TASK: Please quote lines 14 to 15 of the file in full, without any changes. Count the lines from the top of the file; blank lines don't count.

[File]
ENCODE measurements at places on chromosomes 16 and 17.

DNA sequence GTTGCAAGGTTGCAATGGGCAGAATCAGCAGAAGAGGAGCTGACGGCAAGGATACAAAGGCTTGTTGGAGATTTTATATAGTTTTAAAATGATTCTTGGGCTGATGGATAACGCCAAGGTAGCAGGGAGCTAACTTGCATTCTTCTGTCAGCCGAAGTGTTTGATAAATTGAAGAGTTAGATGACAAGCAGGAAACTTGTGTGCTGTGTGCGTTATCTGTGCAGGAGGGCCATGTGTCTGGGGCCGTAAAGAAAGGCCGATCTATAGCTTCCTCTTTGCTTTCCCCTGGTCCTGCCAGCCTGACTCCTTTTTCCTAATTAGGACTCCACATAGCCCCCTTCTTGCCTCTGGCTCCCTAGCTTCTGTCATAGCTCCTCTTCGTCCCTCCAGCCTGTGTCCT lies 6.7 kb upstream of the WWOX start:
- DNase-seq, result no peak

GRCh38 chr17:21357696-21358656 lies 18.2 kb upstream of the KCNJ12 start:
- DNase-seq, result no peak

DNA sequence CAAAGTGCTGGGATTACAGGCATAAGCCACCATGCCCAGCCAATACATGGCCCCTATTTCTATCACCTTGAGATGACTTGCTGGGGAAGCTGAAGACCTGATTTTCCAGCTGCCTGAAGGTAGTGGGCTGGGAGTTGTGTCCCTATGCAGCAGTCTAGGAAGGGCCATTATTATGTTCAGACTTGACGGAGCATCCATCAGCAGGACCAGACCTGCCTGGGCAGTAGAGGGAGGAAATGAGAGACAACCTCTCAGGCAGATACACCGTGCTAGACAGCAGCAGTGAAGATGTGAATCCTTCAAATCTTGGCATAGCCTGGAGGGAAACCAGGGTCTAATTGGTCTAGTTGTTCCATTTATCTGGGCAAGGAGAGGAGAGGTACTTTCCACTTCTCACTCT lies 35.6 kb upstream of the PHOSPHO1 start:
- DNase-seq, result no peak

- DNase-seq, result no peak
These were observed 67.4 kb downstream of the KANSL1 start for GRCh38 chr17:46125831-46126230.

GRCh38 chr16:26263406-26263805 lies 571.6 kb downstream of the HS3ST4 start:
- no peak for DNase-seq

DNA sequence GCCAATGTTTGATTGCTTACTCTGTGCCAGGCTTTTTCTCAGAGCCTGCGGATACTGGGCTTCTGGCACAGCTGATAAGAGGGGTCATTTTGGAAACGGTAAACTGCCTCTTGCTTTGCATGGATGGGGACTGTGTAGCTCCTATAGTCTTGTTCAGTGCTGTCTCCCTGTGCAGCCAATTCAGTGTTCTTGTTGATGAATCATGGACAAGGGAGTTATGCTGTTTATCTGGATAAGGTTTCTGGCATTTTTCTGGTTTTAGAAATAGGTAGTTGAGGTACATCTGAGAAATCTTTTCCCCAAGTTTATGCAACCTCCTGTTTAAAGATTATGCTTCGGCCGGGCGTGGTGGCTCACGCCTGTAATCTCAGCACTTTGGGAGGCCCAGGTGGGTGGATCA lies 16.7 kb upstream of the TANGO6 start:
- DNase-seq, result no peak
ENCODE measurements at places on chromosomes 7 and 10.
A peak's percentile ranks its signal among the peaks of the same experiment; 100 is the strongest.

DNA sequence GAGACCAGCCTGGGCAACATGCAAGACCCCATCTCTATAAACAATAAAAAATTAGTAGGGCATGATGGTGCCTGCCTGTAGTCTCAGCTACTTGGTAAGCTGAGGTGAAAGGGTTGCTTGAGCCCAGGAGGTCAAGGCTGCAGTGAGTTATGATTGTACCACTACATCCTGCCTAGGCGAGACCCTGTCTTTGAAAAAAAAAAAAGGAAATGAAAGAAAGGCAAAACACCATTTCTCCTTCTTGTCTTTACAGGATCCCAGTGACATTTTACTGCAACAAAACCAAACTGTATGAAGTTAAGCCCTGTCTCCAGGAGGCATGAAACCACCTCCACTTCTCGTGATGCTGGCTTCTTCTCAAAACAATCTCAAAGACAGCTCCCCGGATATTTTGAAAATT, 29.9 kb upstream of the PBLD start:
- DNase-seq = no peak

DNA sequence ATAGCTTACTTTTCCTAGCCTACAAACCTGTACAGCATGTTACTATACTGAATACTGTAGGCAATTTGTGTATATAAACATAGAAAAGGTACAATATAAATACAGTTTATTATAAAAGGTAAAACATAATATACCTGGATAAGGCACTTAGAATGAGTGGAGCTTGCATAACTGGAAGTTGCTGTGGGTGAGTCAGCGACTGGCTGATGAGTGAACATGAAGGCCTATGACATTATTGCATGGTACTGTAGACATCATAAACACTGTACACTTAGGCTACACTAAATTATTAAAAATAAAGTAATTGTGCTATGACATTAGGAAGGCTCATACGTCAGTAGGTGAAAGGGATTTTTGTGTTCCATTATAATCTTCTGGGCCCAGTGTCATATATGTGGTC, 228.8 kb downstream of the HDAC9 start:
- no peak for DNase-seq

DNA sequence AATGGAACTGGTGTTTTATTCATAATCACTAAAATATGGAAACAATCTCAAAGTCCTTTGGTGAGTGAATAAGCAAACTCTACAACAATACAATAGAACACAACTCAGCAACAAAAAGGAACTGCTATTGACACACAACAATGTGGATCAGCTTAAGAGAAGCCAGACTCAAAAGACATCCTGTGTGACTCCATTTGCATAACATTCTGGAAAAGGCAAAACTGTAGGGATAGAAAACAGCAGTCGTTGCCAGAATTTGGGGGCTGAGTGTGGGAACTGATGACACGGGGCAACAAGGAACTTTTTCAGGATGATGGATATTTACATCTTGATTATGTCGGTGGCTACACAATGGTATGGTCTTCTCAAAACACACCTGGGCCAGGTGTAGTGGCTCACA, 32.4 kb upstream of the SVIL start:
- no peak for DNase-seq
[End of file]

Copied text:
ENCODE measurements at places on chromosomes 7 and 10.
A peak's percentile ranks its signal among the peaks of the same experiment; 100 is the strongest.